Gibraltar's leader furious over EU Brexit proposal

Gibraltar's Chief Minister Fabian Picardo poses for a photograph following an interview with AFP at Gibraltar House in central London on January 25, 2017

Gibraltar's leader Fabian Picardo on Friday hit out at an EU proposal to give Spain a say in the future of the British overseas territory post-Brexit, branding it "unnecessary" and "discriminatory."

In guidelines unveiling the EU's position in upcoming negotiations for Britain to exit the bloc, a clause stipulates that Spain must have a say over whether any post-Brexit deal applies to the tiny rocky outcrop at the southern tip of the Iberian peninsula Madrid has long wanted back.

The clause is likely to face a fierce backlash from London, which has long been engaged in a sovereignty row with Spain over Gibraltar and has pledged to stand by its overseas territory known as the Rock. But it was welcome by Madrid.

"This is a disgraceful attempt by Spain to manipulate the European Council for its own, narrow, political interests," Picardo said in a statement.

"Brexit is already complicated enough without Spain trying to complicate it further," he added, branding the proposed singling out of Gibraltar "unnecessary, unjustified, unacceptable" and "discriminatory."

The draft proposal means that Madrid could potentially block Gibraltar's access to any trade deal Britain negotiates with the EU, opposition politicians in the Rock claim.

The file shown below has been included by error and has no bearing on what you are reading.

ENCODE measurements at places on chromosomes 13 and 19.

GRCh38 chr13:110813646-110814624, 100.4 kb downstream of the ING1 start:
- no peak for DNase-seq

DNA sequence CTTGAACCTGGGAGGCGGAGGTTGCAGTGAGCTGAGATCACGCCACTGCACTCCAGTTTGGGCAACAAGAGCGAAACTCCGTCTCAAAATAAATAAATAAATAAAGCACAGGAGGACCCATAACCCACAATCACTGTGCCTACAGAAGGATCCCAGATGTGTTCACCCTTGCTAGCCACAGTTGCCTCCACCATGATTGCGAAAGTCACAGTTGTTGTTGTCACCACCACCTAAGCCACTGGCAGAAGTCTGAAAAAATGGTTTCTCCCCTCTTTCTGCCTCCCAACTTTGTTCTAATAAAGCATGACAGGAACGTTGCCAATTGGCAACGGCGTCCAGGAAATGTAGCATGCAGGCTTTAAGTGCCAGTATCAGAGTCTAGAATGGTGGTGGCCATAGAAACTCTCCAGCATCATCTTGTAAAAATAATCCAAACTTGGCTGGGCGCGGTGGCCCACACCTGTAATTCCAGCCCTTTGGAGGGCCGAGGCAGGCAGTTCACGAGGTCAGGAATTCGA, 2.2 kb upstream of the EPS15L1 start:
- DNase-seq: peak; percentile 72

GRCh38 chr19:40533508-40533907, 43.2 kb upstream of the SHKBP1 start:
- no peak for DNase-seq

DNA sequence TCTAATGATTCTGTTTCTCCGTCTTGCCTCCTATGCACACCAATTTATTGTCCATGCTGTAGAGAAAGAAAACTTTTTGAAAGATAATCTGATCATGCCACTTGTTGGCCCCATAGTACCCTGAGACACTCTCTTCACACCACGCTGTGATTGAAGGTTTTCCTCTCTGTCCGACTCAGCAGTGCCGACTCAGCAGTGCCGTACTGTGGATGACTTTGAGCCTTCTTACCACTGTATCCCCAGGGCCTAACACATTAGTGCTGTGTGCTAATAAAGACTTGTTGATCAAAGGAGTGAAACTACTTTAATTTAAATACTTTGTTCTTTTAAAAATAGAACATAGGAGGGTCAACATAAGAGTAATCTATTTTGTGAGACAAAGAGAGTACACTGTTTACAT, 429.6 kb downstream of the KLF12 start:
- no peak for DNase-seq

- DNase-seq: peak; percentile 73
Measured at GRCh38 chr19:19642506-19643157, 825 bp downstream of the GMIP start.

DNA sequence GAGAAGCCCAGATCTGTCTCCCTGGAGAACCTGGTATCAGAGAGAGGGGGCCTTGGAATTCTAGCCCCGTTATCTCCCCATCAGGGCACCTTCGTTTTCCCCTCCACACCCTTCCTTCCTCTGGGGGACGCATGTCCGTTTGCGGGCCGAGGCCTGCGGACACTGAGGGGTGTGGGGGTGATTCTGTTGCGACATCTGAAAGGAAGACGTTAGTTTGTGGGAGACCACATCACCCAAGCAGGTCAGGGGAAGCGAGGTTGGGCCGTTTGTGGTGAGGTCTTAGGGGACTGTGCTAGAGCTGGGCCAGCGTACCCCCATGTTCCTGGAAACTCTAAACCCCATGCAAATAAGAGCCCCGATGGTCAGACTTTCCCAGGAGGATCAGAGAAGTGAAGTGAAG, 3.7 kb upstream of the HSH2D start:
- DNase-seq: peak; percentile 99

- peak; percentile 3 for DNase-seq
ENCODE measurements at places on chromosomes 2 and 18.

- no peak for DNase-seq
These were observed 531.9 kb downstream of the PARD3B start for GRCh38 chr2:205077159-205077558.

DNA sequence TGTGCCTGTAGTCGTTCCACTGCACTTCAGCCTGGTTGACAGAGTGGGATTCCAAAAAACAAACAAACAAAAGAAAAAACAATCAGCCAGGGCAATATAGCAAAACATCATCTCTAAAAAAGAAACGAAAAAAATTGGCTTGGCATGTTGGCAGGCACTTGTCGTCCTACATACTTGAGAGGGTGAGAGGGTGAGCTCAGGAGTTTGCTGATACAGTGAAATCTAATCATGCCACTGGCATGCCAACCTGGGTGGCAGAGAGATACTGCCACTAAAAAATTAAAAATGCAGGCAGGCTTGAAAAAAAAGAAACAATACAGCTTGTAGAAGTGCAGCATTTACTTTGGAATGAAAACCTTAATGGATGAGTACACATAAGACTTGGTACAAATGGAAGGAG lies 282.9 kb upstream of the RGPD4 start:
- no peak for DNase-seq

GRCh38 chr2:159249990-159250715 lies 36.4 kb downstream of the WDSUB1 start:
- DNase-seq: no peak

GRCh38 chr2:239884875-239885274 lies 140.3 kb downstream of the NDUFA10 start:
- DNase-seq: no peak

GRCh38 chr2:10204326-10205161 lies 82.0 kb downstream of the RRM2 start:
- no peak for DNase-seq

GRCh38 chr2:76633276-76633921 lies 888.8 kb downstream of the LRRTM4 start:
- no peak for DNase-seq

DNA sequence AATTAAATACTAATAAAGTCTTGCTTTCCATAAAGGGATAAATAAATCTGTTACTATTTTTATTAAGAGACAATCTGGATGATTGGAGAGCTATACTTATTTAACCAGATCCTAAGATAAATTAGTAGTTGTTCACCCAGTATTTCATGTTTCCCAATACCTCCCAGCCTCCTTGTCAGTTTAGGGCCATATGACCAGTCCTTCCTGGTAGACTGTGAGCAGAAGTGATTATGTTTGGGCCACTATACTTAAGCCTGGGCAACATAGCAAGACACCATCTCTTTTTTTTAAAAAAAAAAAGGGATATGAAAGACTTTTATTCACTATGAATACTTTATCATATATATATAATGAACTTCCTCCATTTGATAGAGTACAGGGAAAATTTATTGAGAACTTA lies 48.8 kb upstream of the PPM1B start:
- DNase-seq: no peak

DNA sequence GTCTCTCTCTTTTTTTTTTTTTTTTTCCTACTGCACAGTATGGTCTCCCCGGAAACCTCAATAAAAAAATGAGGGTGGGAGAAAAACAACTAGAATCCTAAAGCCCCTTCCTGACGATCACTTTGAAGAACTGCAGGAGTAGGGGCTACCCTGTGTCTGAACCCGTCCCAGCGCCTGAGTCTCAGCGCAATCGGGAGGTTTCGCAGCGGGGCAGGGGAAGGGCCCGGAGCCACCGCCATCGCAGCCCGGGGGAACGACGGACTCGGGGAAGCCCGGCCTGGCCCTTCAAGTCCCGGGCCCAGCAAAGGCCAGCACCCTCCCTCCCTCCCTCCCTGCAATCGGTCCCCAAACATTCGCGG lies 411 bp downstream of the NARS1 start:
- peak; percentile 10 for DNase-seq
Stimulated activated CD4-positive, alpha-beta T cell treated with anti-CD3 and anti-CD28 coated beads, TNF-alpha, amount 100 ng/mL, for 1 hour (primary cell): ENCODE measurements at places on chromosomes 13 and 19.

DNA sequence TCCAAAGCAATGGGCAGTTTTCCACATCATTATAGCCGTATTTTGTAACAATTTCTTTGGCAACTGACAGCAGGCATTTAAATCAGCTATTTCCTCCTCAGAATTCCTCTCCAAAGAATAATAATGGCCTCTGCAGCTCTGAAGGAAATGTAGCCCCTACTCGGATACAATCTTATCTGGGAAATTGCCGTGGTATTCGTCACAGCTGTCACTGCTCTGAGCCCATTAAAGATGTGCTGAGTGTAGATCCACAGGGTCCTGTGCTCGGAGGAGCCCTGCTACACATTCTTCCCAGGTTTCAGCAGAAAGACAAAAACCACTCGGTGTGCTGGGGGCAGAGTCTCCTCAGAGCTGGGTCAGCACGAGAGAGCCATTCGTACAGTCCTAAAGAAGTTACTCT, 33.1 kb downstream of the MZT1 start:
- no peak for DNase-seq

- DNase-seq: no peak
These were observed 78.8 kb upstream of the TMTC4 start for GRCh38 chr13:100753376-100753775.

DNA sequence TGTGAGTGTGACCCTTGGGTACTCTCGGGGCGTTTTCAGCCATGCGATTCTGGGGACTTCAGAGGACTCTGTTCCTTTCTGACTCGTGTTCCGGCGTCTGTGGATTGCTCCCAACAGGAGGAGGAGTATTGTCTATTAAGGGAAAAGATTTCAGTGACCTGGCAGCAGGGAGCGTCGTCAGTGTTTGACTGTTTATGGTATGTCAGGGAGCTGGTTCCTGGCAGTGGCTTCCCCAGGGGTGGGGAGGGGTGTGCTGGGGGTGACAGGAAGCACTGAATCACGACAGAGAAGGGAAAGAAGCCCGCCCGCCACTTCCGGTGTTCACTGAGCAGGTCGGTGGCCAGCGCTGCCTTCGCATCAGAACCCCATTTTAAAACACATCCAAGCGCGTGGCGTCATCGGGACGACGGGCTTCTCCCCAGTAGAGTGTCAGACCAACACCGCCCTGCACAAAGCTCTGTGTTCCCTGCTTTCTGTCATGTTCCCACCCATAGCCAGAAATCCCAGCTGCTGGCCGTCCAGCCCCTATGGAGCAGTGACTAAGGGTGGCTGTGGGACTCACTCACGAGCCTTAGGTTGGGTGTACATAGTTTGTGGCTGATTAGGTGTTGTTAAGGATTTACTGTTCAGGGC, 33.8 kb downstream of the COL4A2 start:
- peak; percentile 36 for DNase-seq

It also shows that the European Union is putting Spain -- its member state -- first.

A senior EU official said the issue of Gibraltar was included in the negotiating guidelines as it is one of a number that involve joint or contested jurisdiction, and that "the EU is naturally pursuing the interests of the remaining 27 member states."

Gibraltarians want to stay British, as demonstrated in 2002 when they rejected a referendum on shared sovereignty with Spain.

In last year's Brexit referendum, 96 percent voted against leaving the European Union, but they still appear set on remaining British after the vote.

Still, sensing an opportunity after the outcome, Spain again proposed shared sovereignty, arguing it would allow Gibraltar -- whose economy largely depends on the EU single market -- to remain in the bloc.

Picardo has repeatedly rejected the proposal, and did so again on Friday.

"The whole world and the whole EU should know: this changes nothing in respect of our continued, exclusive British sovereignty," he said.

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